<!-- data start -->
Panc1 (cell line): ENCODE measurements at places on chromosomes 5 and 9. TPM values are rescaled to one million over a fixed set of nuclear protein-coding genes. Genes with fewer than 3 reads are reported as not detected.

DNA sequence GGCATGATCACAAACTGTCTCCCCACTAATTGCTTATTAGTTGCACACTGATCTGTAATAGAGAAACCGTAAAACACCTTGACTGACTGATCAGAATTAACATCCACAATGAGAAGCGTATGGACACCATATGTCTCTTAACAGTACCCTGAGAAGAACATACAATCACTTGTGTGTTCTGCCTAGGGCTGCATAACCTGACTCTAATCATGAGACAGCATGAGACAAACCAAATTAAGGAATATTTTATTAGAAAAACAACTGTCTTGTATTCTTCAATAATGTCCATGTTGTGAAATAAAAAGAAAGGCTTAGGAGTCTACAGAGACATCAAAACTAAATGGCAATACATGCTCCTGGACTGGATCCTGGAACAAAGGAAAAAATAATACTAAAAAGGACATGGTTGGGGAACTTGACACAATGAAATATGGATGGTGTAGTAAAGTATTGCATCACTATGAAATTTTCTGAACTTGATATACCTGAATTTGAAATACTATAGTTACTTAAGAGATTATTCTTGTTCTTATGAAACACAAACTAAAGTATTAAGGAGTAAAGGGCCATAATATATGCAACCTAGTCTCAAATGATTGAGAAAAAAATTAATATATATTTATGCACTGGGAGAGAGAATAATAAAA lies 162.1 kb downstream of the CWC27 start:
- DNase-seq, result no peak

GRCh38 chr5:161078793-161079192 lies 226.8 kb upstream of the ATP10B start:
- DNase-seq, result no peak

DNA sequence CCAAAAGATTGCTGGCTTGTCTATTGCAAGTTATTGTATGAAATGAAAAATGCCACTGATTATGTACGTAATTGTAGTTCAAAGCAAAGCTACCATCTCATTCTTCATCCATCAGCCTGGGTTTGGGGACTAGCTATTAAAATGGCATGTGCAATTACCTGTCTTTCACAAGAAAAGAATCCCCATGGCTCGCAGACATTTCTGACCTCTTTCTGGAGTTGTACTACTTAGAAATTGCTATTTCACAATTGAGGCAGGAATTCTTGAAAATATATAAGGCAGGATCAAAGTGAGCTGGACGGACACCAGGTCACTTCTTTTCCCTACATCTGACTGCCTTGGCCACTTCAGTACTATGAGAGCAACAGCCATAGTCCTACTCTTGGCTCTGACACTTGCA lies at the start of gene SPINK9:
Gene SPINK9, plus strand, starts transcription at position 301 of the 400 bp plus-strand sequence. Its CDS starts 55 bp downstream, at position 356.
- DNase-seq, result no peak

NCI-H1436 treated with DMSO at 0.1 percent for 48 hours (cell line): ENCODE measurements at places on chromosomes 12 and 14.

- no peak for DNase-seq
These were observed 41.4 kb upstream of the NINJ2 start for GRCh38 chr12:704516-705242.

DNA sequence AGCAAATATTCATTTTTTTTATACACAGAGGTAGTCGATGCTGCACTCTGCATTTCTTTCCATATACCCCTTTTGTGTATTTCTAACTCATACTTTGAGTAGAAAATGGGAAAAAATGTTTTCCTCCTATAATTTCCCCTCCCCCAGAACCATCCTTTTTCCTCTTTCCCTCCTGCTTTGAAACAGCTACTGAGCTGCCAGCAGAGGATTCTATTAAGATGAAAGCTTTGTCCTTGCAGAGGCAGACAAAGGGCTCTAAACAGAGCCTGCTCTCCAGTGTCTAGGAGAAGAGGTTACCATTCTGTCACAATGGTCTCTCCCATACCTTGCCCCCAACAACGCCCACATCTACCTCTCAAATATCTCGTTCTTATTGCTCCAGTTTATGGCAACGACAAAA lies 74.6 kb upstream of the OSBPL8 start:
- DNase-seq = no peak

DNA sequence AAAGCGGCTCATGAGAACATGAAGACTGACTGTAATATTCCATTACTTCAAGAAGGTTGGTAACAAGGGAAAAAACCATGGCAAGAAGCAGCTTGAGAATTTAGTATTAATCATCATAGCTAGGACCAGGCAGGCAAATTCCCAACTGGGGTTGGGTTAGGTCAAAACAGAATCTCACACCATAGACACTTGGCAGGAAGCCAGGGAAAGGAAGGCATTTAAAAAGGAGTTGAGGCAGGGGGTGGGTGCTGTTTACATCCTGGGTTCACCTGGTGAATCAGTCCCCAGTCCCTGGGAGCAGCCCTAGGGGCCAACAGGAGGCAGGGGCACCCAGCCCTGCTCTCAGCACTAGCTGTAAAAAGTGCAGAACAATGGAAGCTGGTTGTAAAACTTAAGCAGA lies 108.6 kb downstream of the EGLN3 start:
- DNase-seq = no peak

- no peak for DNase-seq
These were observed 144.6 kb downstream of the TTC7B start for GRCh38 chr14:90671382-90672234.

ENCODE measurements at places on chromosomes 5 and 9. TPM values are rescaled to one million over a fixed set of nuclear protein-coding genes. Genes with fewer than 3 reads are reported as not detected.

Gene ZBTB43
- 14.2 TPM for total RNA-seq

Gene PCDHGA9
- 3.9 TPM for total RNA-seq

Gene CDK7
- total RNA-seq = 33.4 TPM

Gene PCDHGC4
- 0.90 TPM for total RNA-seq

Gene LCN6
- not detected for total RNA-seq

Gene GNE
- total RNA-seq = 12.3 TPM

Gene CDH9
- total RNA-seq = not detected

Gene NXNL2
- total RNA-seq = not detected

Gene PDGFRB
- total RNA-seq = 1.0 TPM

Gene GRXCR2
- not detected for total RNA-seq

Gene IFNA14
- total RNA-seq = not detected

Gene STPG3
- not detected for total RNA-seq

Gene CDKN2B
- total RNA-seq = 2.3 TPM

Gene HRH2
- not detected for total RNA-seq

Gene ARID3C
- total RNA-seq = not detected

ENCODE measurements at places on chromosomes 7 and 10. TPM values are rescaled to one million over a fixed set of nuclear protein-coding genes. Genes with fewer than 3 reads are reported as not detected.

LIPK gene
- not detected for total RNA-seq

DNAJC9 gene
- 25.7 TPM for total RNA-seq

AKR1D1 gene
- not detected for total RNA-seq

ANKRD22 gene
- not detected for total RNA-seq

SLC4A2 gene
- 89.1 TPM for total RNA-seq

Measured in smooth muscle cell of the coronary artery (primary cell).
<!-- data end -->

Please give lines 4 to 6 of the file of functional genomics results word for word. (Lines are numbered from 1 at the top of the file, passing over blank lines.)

GRCh38 chr5:161078793-161079192 lies 226.8 kb upstream of the ATP10B start:
- DNase-seq, result no peak

DNA sequence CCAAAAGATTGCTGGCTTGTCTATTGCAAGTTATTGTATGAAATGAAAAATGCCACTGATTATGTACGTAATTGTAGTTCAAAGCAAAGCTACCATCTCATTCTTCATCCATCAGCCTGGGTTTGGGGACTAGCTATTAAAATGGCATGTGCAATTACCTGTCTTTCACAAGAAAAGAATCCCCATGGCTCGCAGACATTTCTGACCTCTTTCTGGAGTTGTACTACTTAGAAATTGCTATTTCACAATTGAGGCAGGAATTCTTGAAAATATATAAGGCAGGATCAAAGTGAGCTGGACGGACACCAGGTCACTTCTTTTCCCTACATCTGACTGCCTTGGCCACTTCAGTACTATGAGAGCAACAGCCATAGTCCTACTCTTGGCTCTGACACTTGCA lies at the start of gene SPINK9: